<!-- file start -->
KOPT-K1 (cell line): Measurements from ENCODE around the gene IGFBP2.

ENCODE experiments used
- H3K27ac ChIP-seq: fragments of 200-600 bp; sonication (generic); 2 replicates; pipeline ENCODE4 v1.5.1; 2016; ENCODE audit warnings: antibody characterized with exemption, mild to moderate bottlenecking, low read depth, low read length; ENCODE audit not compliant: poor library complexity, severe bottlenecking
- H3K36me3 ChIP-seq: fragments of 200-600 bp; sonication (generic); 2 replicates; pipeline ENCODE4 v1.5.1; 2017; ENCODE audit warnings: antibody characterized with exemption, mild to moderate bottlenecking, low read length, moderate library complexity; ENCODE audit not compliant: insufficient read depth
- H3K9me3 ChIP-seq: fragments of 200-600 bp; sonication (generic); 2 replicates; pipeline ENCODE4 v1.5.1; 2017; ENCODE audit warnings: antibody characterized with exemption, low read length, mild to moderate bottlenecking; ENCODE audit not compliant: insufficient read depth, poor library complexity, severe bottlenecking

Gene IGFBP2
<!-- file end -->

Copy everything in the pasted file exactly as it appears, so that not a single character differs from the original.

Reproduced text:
KOPT-K1 (cell line): Measurements from ENCODE around the gene IGFBP2.

ENCODE experiments used
- H3K27ac ChIP-seq: fragments of 200-600 bp; sonication (generic); 2 replicates; pipeline ENCODE4 v1.5.1; 2016; ENCODE audit warnings: antibody characterized with exemption, mild to moderate bottlenecking, low read depth, low read length; ENCODE audit not compliant: poor library complexity, severe bottlenecking
- H3K36me3 ChIP-seq: fragments of 200-600 bp; sonication (generic); 2 replicates; pipeline ENCODE4 v1.5.1; 2017; ENCODE audit warnings: antibody characterized with exemption, mild to moderate bottlenecking, low read length, moderate library complexity; ENCODE audit not compliant: insufficient read depth
- H3K9me3 ChIP-seq: fragments of 200-600 bp; sonication (generic); 2 replicates; pipeline ENCODE4 v1.5.1; 2017; ENCODE audit warnings: antibody characterized with exemption, low read length, mild to moderate bottlenecking; ENCODE audit not compliant: insufficient read depth, poor library complexity, severe bottlenecking

Gene IGFBP2